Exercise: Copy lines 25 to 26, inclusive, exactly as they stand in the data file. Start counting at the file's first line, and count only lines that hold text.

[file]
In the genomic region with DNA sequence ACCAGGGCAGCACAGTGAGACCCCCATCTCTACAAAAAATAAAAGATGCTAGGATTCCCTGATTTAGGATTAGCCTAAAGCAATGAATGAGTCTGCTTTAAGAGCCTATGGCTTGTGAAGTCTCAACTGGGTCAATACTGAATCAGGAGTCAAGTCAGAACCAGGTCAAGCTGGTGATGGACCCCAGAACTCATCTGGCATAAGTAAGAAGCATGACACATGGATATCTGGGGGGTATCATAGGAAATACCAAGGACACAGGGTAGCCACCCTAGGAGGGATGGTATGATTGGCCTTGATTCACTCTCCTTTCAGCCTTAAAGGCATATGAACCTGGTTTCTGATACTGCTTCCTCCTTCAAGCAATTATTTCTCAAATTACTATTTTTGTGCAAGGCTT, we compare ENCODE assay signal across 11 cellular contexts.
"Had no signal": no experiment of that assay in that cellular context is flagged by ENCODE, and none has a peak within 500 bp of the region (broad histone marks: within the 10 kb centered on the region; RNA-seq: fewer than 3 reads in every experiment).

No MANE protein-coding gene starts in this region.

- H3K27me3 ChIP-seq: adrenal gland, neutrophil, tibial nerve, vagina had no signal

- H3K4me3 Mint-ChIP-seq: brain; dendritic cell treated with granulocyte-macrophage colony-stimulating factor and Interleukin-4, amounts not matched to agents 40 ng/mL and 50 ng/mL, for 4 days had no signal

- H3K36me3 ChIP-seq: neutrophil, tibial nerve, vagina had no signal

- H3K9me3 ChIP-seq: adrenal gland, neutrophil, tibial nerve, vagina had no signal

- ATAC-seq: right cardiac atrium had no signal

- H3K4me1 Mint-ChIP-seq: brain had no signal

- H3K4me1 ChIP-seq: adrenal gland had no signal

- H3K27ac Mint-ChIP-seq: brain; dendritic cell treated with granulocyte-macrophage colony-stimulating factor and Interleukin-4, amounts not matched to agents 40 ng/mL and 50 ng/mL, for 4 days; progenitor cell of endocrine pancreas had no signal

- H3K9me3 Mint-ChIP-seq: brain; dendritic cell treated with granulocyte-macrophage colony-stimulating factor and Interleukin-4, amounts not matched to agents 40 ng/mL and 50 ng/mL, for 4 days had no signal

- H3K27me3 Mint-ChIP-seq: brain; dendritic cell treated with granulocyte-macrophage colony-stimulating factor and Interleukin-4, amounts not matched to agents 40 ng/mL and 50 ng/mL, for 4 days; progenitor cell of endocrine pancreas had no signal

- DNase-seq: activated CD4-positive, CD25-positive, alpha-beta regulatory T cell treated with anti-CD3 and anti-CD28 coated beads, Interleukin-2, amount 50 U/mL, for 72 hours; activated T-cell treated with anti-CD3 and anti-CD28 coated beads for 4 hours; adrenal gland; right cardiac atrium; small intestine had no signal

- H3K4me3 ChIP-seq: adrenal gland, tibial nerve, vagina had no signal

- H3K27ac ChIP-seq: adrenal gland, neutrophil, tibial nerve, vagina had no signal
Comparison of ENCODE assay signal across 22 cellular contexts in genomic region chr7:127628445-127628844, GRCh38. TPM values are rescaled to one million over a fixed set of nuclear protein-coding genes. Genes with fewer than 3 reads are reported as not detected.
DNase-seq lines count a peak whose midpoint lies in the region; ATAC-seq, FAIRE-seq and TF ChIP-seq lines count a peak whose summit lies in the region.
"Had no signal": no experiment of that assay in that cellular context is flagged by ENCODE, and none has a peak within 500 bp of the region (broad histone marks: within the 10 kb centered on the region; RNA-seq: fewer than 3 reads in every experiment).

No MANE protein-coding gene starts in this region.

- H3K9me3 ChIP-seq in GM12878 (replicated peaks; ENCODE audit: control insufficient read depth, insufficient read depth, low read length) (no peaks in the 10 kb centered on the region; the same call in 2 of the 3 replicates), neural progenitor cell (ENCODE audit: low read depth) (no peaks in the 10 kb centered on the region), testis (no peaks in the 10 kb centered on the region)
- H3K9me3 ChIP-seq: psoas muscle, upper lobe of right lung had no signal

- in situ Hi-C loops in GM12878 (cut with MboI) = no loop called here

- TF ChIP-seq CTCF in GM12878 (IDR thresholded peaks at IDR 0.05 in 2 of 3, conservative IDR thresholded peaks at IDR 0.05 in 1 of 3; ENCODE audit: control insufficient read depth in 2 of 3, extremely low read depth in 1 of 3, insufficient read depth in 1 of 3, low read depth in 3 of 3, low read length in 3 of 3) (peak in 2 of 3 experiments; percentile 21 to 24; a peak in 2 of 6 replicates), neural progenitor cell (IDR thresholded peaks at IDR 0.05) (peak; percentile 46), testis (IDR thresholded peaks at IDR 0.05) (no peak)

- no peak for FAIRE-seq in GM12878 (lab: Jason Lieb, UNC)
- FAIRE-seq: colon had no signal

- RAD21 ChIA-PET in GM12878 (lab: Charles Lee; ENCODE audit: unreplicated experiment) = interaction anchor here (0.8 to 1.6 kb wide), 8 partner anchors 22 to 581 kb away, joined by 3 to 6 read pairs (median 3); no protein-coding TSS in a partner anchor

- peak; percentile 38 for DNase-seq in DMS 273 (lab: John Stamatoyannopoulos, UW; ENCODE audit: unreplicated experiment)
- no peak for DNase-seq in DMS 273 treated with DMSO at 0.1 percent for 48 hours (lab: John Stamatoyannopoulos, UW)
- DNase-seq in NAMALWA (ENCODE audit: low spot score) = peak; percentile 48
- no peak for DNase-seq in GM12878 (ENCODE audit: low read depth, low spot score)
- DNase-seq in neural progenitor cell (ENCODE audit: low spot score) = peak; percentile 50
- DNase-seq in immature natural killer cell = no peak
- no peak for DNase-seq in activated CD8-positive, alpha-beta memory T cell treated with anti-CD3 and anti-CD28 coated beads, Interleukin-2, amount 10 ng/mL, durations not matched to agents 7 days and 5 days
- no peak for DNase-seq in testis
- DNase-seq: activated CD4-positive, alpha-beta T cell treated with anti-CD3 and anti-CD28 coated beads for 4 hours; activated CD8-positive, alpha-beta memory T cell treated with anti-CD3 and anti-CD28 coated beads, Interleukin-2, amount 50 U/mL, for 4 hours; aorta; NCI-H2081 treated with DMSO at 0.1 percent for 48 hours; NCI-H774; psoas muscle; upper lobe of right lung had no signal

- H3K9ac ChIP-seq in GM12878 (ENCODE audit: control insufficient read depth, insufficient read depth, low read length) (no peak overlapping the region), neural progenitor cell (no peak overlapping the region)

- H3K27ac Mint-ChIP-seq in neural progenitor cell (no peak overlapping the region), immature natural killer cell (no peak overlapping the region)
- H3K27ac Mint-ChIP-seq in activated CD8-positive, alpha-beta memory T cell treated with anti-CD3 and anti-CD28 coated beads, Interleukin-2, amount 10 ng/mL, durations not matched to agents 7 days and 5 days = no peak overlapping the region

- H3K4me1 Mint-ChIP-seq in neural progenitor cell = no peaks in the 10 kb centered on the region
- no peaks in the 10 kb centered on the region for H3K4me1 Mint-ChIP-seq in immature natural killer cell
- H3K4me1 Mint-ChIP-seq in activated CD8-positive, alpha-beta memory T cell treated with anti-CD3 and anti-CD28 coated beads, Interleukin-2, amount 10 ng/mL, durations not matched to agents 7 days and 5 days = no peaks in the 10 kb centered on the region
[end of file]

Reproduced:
- no peak for FAIRE-seq in GM12878 (lab: Jason Lieb, UNC)
- FAIRE-seq: colon had no signal